Wednesday, December 3, 2014


Photo by Jamelle Bouie 2014

August 9, 2014
A black boy is dead
a black boy is dead,
and a black boy is dead and
still another
black boy is dead

November 25, 2014
another black boy's life--

And fire erupted
across the nation
blazing in the hearts
of those so long
pushed to the wrong side
of the law
held under the prisons
of prejudice
while constitutional rights
beg for a chance
to rule for all
to serve all
to indict
the injustices
the ignorances
the ugly
truths that taint
our nation
our world,

But another black boy
is dead..
and  again and still
nobody bears the burden
of guilt.


By now we have all read the news, seen the images, had the conversations and arguments with our family, our friends, our co-workers, and, perhaps, even some folks that we don't know or even like much.

We have pontificated on social media,  commented on the comments, shared links and....cried.

We have talked to our children and their children.

We have reminded our black sons and nephews and little cousins to move slowly, keeping their hands always in view, announcing when they need to move to reach ID, or for whatever  they have been asked to reach.

We have reminded them to remain polite--- non-threatening.

What do we say now?

What conversation do we have now?


How do we explain a twelve-year-old carrying a toy gun shot down before the police car even stops to see he is a child or if the gun if real or if...?

How do we comfort our sons as they navigate a gauntlet of prejudgments and barriers?

How do we read and write this difficult yet familiar time?


There has been much written and blogged and published and even drawn about Ferguson specifically, and the ever-growing unchecked actions of some police officers, in general.

I am offering here a small sampling of texts and readings revealing a variety of perspectives that may push your conversations to the next level.

Leonard Pitts Jr., Miami Herald Columnist and winner of the Pulitzer Prize in 2004,  always hits the nail with the right hammer. His recent  columns offer thoughtful reflections on recent events.

The Meaning of White Privilege 12/2/14

Let's Talk About Black-on-Black Violence 11/29/14

The Rules are Really Different for Blacks Seeking Justice 11/25/14

And as we think about the notion of white privilege, Nathan W. Pyle, writing for Buzzfeed, shares a graphic lesson  presented by a teacher illustrating  this concept for his students in This Teacher Taught His Class a Powerful Lesson About White Privilege 11/21/14

While many are loudly protesting I am not a racist, I don't see color, Racism is dead-- we have a black president... we need to consider this supposed-color-blindness, this new" racism without racists."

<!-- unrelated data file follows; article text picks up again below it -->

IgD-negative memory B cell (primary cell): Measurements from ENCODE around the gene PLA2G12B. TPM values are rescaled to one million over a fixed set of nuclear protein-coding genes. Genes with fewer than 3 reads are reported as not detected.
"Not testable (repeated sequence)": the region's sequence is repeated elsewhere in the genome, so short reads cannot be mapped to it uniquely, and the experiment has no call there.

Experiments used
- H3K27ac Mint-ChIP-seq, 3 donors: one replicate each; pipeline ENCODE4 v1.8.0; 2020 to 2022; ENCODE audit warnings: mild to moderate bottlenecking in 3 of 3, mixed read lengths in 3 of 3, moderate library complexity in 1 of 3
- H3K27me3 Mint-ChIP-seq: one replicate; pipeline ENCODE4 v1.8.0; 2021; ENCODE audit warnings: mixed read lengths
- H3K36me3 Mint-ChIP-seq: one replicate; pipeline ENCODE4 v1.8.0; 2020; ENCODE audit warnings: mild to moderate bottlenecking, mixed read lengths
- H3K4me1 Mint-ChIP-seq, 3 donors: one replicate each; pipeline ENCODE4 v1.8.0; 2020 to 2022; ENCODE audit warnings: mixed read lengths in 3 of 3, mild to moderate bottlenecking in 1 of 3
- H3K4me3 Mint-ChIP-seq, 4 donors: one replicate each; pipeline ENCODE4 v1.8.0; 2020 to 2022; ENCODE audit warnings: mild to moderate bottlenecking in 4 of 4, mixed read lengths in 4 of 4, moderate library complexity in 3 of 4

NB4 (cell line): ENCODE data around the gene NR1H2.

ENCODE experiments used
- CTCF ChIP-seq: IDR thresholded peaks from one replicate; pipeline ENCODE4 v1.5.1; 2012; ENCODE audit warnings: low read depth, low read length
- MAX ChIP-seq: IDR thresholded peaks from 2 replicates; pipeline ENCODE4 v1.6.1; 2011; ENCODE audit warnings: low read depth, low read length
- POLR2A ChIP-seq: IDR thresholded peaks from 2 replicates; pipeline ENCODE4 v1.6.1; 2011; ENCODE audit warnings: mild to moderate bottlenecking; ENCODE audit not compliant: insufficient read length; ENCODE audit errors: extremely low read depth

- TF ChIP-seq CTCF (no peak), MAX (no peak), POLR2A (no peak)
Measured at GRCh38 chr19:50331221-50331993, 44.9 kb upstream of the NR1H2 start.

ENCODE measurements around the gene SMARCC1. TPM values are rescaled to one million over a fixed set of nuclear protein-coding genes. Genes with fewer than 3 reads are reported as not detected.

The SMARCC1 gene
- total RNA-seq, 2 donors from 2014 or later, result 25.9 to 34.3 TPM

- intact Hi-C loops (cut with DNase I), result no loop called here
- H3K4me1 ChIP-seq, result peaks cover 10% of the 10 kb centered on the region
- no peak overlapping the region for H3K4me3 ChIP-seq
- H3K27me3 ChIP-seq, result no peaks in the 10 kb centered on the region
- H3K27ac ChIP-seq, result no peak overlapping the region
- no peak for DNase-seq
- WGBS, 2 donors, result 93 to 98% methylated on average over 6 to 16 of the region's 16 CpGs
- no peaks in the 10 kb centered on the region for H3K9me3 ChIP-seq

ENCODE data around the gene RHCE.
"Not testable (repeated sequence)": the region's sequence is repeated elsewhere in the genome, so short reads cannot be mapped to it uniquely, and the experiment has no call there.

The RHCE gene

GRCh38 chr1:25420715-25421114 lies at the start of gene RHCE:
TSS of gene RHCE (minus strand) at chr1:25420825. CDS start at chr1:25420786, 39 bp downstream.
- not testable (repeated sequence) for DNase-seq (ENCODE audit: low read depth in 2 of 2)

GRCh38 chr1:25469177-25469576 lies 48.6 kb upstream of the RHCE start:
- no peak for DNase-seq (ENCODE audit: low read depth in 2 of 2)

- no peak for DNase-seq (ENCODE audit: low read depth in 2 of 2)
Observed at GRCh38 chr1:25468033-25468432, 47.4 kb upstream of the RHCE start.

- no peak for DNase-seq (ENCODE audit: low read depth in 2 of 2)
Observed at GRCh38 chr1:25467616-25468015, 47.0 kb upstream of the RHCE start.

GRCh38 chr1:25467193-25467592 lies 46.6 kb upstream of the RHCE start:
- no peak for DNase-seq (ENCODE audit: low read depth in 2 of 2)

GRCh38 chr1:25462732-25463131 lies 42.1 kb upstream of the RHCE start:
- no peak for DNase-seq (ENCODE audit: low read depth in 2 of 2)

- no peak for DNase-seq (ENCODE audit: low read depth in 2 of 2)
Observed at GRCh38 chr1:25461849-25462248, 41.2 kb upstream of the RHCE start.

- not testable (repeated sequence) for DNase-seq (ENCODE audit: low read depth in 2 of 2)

Is there such a thing? What does racism actually look like in 2014?

Two books help us examine these ideas of 21st century racism..


What conversations do we encourage in our classrooms?

Many have posted resources and lessons that can help promote reflective, constructive, and agentive talk.

Mary Hendra has posted suggestions for fostering civil dialogue as we engage in difficult discourse.

A multitude of excellent educational resources are available at the following must-know- must-use sites:

Teaching about Ferguson at the Zinn Education Project

Students are Watching Ferguson and Talking with Students About Ferguson and Racism  at Teaching

Teach About Mike Brown, But Don't Stop There and "This is a Test": Educating to End the School-to-Grave Pipeline in Ferguson and Beyond at Rethinking

Who needs to be talking and thinking about these issues?  We all do--black, white, young, old, rich, poor...we all do.

I was tagged by a colleague on Facebook in this thoughtful and provocative reflection, We, White Teachers of Mostly White Students,We Have a Lot of Work to Do  from the blog Crawling Out of the Classroom.

This discussion needs to spill out of the classrooms into our community institutions, especially our places of worship.  My own denomination (as yours may also ) offers  several helpful resources that can be used  not only by our congregations, but in the larger community, as well.

And finally, I again offer  the post I wrote in response to the killing of Michael Brown-- Open Season on Black Men.  It includes additional resources that may also  help heal and comfort, as well as offer strategies and solutions.

Today's Deeper Writing Possibilities

Read at least three different pieces on Ferguson,  specifically,  or racism in general.

Write a reflective essay presenting more than one perspective.

Write a poem or choral reading including several voices.

Write a letter to child  Ferguson helping her understand the complex issues..

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